Continuing his fierce criticism of Vladimir Putin's job performance as Russian president, economist and New York Times columnist Paul Krugman writes today that the economic crisis confronting Russia illustrates the perils of a warmongering foreign policy -- perils, Krugman argues, that the disastrous Iraq War should have made abundantly clear.
"You can’t treat a modern society the way ancient Rome treated a conquered province without destroying the very wealth you’re trying to seize," Krugman explains. "And meanwhile, war or the threat of war, by disrupting trade and financial connections, inflicts large costs over and above the direct expense of maintaining and deploying armies. War makes you poorer and weaker, even if you win."
Take Russia's annexation of Crimea. As Krugman notes, the former Ukrainian territory's economy is in miserable shape, and the region is "in no position to pay tribute." So, Krugman asks, why would Putin pursue such a foolhardy foreign policy -- and why do so many American conservatives praise Putin -- grudgingly or not -- as a strong, savvy leader?
The answer to the former question, Krugman suspects, is that the former KGB agent's background as a "professional thug" inclines him to favor an aggressive foreign policy. Meanwhile, Krugman contends, many American elites remain deeply convinced that bluster and aggression pay off in foreign policy; the Iraq fiasco taught them nothing.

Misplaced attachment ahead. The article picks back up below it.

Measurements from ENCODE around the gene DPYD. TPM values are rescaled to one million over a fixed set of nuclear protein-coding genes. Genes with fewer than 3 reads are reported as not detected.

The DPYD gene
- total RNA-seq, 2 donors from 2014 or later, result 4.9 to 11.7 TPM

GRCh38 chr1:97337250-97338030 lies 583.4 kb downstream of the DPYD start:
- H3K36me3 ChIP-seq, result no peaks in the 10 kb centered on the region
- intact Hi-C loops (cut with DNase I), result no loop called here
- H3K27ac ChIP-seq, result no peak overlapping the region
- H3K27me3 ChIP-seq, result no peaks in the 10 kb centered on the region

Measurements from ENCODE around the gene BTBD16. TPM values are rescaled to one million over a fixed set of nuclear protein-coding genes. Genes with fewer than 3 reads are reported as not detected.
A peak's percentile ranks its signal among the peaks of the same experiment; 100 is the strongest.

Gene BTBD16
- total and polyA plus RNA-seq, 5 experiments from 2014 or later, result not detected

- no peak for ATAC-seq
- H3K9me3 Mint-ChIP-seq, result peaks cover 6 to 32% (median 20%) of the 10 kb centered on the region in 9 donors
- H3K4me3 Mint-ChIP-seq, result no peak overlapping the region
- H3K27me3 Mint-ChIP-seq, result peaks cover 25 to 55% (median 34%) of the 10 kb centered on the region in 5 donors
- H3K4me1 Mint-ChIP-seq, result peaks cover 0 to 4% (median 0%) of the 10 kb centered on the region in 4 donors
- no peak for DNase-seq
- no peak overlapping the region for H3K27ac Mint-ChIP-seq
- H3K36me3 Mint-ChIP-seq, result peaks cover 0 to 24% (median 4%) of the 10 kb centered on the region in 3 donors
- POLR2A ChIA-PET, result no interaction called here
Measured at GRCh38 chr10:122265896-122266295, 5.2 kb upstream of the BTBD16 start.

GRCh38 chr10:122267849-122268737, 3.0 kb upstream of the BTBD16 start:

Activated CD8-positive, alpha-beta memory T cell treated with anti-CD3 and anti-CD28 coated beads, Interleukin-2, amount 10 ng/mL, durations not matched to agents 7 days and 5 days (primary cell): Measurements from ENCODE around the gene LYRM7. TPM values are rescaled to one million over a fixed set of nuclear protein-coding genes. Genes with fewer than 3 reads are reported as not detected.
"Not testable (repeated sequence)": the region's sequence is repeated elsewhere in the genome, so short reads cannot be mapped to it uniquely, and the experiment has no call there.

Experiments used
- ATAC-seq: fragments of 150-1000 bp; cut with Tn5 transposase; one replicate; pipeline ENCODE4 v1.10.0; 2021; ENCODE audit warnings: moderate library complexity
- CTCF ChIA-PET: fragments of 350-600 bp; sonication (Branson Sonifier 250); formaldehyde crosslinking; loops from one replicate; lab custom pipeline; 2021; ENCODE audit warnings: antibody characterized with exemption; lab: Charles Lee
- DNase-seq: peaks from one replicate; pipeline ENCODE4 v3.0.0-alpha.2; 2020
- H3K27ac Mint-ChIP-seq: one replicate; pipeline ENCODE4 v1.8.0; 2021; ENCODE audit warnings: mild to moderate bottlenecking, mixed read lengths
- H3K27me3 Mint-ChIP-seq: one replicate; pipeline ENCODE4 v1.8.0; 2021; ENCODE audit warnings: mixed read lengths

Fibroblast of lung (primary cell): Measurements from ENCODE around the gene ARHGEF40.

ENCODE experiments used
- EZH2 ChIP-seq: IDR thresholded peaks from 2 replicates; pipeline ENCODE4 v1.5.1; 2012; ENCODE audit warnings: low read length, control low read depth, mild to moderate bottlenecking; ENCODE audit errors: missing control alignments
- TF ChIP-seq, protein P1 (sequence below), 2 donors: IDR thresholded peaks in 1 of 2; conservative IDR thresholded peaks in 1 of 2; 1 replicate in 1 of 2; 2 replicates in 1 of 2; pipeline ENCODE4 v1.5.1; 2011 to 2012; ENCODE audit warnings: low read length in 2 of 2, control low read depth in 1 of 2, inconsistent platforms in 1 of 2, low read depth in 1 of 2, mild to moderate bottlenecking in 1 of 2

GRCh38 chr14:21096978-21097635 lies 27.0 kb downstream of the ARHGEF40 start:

"One suspects, by the way, that this false notion of power was why the architects of war made torture routine — it wasn’t so much about results as about demonstrating a willingness to do whatever it takes," he writes.
But in the final analysis, such an approach to the world is fundamentally reckless, Krugman concludes:
The truth, however, is that war really, really doesn’t pay. The Iraq venture clearly ended up weakening the U.S. position in the world, while costing more than $800 billion in direct spending and much more in indirect ways. America is a true superpower, so we can handle such losses — although one shudders to think of what might have happened if the “real men” had been given a chance to move on to other targets. But a financially fragile petroeconomy like Russia doesn’t have the same ability to roll with its mistakes.
I have no idea what will become of the Putin regime. But Mr. Putin has offered all of us a valuable lesson. Never mind shock and awe: In the modern world, conquest is for losers.